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Bizarre, disturbing writings from Beto O’Rourke’s youth uncovered
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New York Democrat Mario Cuomo once famously said that politicians “campaign in poetry and govern in prose.” But if that is true for Robert “Beto” O’Rourke, the recently declared presidential candidate from Texas, then Americans are in for quite the treat in 2020.
Using the pseudonym “Psychedelic Warlord,” a 16-year-old O’Rourke once penned an experimental piece of writing entreating a “sacred Cow” to “wax” his rear-end and “scrub” his genitals. O’Rourke’s bovine ballad is just the latest bizarre episode in a series of surreal moments from the failed Senate candidate since he lost to Republican Ted Cruz in the 2018 midterms. In an even more disturbing piece, he detailed a fantasy of running over children with his car.
“The Song of the Cow” isn’t the only eccentric artifact recently unearthed from O’Rourke’s past. Earlier this week, a Reuters investigation determined that the presidential hopeful, now 46, was a part of an infamous network of hackers during his teenage years.
The name of this rebellious hacktivist group? The Cult of the Dead Cow — a nom de guerre facetiously inspired by an abandoned Texas slaughterhouse.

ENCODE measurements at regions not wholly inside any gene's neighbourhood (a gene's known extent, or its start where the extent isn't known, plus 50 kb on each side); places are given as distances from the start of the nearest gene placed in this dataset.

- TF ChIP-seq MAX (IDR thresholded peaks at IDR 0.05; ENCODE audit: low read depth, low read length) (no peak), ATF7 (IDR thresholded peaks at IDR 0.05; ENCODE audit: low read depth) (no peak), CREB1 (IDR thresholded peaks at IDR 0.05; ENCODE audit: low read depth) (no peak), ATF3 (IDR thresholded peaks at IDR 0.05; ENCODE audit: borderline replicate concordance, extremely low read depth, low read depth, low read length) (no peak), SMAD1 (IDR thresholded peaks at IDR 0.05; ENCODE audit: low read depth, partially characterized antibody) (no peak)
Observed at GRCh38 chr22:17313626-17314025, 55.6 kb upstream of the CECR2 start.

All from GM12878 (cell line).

But when a teenage O’Rourke wasn’t busy pirating in stolen software and cracked video games, he was sharpening his skills as an online essayist, waxing lyrical on a set of topics that were as diverse as they were disturbing.
In one piece, O’Rourke wrote longingly about his desire for a “money-less society,” explaining how such a system would only be possible by “totally toppling the government.” New York Democratic socialist Alexandria Ocasio-Cortez would be proud.
However, O’Rourke’s short piece of fiction exploring the exhilaration experienced from murdering children is most likely to raise eyebrows and ruffle feathers.
“One day, as I was driving home from work, I noticed two children crossing the street. They were happy, happy to be free from their troubles,” he wrote. “This happiness was mine by right. I had earned it in my dreams.”
O’Rourke continued: “As I neared the young ones, I put all my weight on my right foot, keeping the accelerator pedal on the floor until I heard the crashing of the two children on the hood, and then the sharp cry of pain from one of the two. I was so fascinated for a moment, that when after I had stopped my vehicle, I just sat in a daze, sweet visions filling my head.”
O’Rourke said Friday that he was “incredibly embarrassed” and “not proud of” the murder fantasy writings, but added that he hoped focus would stay on “the big issues.”
Of course, O’Rourke doesn’t owe anyone an apology for expressing his dark musings as a budding teenager. But when taken as a snapshot of the Texas Democrat’s personality, a complete picture begins to emerge — and it’s not particularly presidential.
From his barefoot interview with Vanity Fair, to his soul-searching, cross-country tour of the American West, Americans are slowly coming to terms with a frank and uncomfortable reality: Texas dodged a bullet in 2018.
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